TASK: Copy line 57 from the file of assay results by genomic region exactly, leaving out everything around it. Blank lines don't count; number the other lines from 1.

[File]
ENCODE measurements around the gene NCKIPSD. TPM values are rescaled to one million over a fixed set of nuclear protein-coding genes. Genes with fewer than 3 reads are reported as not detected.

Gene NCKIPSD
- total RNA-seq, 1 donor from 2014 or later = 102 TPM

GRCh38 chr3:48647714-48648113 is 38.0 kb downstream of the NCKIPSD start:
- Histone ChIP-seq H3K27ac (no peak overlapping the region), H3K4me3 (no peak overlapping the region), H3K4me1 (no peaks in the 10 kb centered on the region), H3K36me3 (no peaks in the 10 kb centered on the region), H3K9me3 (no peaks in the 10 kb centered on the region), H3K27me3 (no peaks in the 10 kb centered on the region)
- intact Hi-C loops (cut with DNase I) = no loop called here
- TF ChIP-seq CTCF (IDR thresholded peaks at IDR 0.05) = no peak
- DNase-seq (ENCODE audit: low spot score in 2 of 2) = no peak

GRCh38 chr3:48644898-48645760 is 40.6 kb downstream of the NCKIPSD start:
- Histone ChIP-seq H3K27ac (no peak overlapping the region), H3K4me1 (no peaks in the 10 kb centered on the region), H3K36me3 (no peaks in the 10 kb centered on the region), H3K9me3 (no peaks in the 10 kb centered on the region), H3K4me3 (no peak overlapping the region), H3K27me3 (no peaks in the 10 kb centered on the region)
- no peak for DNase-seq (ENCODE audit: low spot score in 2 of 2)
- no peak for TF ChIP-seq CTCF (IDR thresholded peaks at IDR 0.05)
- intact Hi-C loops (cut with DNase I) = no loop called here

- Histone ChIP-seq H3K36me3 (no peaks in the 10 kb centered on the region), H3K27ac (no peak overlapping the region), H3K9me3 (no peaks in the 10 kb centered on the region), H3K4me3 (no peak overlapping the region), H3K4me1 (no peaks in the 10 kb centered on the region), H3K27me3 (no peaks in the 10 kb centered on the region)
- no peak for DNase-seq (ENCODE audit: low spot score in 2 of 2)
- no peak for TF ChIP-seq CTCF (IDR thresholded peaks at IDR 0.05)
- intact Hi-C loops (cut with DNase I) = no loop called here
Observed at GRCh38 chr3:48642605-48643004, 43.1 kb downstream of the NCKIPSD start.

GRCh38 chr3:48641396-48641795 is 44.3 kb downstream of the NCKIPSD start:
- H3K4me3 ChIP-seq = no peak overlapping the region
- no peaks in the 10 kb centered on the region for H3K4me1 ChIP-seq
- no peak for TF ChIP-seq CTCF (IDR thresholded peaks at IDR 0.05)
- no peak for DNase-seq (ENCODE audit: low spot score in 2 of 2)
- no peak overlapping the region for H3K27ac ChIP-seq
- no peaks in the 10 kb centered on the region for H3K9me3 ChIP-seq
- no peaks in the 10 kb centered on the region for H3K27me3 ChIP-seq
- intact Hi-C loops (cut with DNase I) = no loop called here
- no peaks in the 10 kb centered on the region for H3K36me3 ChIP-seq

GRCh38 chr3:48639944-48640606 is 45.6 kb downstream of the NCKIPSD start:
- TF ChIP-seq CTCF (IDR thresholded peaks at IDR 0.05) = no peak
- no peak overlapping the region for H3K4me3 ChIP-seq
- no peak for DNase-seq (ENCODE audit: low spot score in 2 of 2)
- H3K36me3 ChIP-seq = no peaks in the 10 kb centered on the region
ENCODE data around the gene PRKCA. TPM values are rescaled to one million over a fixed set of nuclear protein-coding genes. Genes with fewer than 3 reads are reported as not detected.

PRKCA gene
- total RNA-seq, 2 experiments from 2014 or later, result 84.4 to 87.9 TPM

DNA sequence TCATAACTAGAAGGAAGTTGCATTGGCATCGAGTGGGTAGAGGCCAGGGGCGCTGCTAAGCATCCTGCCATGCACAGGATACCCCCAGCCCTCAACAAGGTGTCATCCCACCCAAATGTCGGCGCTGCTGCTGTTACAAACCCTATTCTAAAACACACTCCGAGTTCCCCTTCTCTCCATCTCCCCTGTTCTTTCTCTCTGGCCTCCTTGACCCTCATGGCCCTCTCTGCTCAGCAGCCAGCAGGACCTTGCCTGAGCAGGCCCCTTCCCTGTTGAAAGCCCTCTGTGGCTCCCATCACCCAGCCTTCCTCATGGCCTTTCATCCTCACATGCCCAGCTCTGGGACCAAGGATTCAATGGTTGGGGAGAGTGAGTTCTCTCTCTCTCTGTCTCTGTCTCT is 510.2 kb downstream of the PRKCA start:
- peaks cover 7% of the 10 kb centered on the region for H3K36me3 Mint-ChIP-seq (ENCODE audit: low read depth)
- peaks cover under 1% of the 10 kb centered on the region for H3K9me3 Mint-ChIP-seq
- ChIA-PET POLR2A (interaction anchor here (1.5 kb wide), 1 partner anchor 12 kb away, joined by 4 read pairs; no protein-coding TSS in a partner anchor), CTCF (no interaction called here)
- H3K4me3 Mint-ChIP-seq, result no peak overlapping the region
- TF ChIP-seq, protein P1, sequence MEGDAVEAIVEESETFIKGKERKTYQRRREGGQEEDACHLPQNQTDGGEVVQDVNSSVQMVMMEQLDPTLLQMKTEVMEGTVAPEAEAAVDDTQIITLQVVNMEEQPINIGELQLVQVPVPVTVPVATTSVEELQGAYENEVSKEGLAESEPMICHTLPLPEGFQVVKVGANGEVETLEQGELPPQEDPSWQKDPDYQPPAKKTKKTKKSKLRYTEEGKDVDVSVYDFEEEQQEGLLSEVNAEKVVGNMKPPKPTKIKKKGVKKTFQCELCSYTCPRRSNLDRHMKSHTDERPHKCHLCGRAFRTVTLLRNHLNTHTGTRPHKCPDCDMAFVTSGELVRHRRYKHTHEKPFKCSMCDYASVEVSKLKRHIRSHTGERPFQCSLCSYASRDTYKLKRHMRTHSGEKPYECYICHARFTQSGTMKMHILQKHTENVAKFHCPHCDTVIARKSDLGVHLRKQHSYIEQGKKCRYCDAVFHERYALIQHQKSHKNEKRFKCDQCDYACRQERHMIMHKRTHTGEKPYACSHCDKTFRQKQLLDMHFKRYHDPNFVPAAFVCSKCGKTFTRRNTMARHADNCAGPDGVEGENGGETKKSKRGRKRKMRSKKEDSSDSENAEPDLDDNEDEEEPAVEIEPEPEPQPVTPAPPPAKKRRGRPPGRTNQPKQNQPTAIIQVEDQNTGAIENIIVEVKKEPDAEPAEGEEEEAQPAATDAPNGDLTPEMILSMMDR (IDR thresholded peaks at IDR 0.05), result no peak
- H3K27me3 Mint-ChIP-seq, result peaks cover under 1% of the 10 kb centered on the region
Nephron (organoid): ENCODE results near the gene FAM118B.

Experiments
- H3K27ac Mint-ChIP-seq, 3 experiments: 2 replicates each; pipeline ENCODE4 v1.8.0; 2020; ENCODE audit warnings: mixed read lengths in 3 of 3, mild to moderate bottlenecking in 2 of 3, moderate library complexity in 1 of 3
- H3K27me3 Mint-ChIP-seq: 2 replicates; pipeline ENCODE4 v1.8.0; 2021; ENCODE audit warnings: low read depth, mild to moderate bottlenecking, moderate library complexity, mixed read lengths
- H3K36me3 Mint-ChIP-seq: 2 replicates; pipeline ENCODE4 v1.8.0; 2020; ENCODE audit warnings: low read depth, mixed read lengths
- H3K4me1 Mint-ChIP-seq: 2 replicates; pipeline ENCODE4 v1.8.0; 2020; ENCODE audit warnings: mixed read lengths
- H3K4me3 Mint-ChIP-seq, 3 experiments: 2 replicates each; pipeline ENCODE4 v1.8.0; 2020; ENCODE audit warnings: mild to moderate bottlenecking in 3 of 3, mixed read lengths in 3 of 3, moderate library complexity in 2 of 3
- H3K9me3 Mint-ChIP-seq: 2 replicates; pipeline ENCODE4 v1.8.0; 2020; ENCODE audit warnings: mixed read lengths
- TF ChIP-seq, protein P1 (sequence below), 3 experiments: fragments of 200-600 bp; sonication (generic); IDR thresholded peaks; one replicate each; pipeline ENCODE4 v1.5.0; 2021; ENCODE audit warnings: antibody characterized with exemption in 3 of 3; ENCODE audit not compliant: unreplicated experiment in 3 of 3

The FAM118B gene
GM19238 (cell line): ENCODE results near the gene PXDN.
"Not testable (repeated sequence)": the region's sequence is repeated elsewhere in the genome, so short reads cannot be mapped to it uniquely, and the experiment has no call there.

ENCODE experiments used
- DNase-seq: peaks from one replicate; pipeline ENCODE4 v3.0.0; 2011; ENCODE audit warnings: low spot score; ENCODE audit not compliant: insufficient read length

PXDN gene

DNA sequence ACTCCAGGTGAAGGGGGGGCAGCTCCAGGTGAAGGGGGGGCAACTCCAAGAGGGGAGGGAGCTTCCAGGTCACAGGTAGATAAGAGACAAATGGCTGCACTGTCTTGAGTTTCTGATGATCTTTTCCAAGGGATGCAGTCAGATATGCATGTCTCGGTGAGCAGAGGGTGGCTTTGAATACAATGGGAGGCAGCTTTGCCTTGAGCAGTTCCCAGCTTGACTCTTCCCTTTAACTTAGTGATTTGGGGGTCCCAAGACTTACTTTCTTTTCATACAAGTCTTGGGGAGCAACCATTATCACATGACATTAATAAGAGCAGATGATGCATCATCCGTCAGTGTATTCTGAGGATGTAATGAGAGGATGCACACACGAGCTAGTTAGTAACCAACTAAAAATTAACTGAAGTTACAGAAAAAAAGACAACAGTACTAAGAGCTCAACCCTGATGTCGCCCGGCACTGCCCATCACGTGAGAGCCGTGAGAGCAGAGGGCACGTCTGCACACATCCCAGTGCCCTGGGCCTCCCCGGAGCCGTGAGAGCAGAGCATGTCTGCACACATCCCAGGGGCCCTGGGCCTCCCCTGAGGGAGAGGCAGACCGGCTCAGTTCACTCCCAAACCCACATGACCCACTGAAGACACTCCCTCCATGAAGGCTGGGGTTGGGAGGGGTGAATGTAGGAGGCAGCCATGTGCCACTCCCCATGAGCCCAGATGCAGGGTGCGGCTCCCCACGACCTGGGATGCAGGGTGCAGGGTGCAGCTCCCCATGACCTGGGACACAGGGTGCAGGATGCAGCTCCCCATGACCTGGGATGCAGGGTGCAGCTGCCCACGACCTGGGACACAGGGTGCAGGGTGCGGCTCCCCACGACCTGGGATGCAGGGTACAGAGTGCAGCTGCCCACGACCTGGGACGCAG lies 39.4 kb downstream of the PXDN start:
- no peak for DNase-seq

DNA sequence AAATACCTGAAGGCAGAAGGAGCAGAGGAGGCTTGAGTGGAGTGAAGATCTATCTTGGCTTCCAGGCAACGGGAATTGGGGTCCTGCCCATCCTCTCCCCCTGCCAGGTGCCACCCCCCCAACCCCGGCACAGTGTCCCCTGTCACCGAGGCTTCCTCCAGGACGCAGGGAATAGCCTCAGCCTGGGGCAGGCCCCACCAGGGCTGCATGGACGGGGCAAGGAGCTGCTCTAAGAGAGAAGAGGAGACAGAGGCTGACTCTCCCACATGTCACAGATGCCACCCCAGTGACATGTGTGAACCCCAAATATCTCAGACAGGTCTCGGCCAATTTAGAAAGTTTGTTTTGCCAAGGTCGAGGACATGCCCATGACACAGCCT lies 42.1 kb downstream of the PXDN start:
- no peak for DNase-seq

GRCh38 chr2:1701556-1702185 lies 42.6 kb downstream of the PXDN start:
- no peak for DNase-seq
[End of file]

- DNase-seq: peaks from one replicate; pipeline ENCODE4 v3.0.0; 2011; ENCODE audit warnings: low spot score; ENCODE audit not compliant: insufficient read length